Abstracts - 2007
Automating Modular Program Verification by Inferring Specifications
Traditional techniques for reasoning about the correctness of a program made extensive use of modularization. Each procedure would be checked against its specification, using the specifications of its called procedures as surrogates for their code. Automating such approaches has motivated several tools. Many of them (e.g. ESC/Java, Hob, Jahob), however, automate only the checking phase, assuming that the specifications of all called procedures are provided by users. This assumption places a considerable burden on the users and thus limits the applicability of such tools. To avoid this problem, some tools (e.g. Jalloy and Magic) inline all procedure calls whose specifications are not available. However, such inlining does not scale. The goal of our project is to develop a modular static technique to check data structure properties of programs without requiring any user-provided annotations except the top-level property.
We have developed a new modular technique for checking a given procedure against a property . The user need only provide the property to check; no further annotations are required. The specifications of all called procedures will be inferred automatically from the code. Of course, extracting a specification that summarizes in full the observable behavior of a procedure is not feasible. For this application, however, the inferred specifications need capture only as much information about the procedures as is required to establish the correctness of the main procedure being checked.
Specifications are inferred iteratively using the "counterexample-guided abstraction refinement" framework  as shown in the Figure below. For each procedure call, an initial specification is computed that over-approximates the effects of that procedure. These specifications are then refined as needed in response to spurious counterexamples. The analysis is performed on finitized procedures and is exhaustive with respect to a bounded heap. When the analysis terminates, any remaining counterexample is guaranteed not to be spurious. Absence of a counterexample ensures that the property holds within the analyzed bounds.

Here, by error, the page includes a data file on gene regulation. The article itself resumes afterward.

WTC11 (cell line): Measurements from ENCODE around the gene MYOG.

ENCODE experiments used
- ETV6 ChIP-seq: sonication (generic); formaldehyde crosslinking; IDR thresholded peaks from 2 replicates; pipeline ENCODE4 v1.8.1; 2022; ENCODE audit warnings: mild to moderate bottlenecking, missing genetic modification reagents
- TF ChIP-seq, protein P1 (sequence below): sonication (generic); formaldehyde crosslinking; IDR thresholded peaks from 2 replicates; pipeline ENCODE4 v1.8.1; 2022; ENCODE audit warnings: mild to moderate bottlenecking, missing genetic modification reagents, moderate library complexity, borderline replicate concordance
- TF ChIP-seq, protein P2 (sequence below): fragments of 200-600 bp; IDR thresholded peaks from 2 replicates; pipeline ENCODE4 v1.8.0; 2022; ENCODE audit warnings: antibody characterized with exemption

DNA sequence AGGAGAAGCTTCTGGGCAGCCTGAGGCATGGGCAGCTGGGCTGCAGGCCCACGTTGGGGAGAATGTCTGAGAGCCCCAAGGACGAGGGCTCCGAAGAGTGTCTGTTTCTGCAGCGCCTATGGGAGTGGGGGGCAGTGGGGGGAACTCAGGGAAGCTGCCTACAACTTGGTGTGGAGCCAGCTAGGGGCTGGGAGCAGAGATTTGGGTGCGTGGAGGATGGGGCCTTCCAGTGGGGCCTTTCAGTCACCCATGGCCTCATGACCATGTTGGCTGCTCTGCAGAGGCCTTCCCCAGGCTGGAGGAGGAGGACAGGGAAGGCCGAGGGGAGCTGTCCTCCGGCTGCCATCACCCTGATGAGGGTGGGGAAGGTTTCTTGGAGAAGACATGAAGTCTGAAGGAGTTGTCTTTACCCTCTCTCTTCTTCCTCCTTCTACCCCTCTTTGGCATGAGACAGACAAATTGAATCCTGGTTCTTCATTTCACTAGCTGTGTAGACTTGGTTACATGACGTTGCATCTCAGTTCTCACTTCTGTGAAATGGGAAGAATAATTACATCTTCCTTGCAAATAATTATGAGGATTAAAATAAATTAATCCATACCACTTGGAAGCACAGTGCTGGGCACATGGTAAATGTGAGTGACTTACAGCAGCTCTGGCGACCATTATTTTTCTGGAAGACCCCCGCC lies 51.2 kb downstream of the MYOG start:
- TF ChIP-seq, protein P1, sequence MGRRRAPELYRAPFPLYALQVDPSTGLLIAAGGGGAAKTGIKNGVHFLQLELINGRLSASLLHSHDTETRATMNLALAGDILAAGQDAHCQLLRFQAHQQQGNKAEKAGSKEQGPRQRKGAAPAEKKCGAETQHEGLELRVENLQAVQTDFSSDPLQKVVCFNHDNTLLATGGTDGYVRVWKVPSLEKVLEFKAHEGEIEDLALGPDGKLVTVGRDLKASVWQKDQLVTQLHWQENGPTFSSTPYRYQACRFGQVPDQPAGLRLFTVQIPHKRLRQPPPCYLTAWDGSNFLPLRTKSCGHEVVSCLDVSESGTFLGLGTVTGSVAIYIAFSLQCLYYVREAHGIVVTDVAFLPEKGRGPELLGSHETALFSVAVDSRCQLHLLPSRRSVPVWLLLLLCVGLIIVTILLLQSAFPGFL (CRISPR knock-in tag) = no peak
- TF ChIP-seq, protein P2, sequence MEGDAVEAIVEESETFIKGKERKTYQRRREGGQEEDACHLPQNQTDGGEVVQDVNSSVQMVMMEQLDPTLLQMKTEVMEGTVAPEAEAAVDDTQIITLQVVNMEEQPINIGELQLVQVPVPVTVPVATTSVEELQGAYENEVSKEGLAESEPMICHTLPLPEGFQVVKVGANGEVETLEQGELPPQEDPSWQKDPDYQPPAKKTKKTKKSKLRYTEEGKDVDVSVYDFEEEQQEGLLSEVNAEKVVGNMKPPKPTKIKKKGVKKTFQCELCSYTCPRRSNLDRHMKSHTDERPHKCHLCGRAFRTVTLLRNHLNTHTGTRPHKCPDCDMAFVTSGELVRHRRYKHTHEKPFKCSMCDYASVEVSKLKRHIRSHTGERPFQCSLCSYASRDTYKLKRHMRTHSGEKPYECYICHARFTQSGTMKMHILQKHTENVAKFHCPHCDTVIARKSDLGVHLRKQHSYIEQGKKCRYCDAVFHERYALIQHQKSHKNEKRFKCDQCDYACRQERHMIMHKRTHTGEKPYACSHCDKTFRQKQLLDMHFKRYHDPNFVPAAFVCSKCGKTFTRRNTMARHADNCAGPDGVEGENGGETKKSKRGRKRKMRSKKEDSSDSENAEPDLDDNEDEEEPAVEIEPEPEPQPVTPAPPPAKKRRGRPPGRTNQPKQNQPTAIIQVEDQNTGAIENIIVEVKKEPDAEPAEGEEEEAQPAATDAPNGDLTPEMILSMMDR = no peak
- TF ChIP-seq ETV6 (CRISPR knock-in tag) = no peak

The initial abstraction of call sites can be arbitrarily approximate. For example, empty specifications that allow call sites to arbitrarily mutate the state of a program can be used as initial specifications. However, starting from richer initial specifications can reduce the number of refinements, and thus, improve the performance. The main challenge is to compute specifications that are safe, meaning that they account for all possible executions of the procedure being analyzed, and succinct, and yet give useful information about the underlying code (that is, they are not too approximate). We have developed a technique  that abstracts the behavior of a procedure by computing bounds on the final values of each field and variable. This is done by an application of the abstract interpretation framework in which a procedure is evaluated symbolically, with each field and variable initially holding a value represented by a fresh constant. Each statement updates an environment mapping fields and variables to values represented as relational expressions. After an if-statement, the branches are merged by forming a union expression. A loop is handled by forming a transitive closure. The analysis maintains both upper and lower bounds on the values of variables and fields, so that in some cases an exact result can be obtained.
We have implemented our technique in a tool called Karun which translates both the abstract program and the given property to a boolean formula using Forge, and thereby indirectly using Kodkod and the Zchaff SAT solver. New specifications are inferred from a proof of unsatisfiability generated by Zchaff. Using Karun, we were able to check some properties of a graph package that uses several data structures stored in the heap. We also used Karun to check an open-source job scheduling library and discovered two previously unknown bugs in that code.
This work is supported in part by the National Science Foundation (ITR Program, Award 0541183).
 Mana Taghdiri and Daniel Jackson. Inferring Specifications to Detect Errors in Code. In Automated Software Engineering Journal , Volume 14, Issue 1.
 E. Clarke and O. Grumberg and S. Jha and Y. Lu and H. Veith. Counterexample-guided Abstraction Refinement. In Proc. of Computer Aided Verification, pp 154--169, 2000.
 Mana Taghdiri, Robert Seater, and Daniel Jackson. Lightweight Extraction of Syntactic Specifications. In Proc. of Foundations of Software Engineering, November 2006, Portland, Oregon.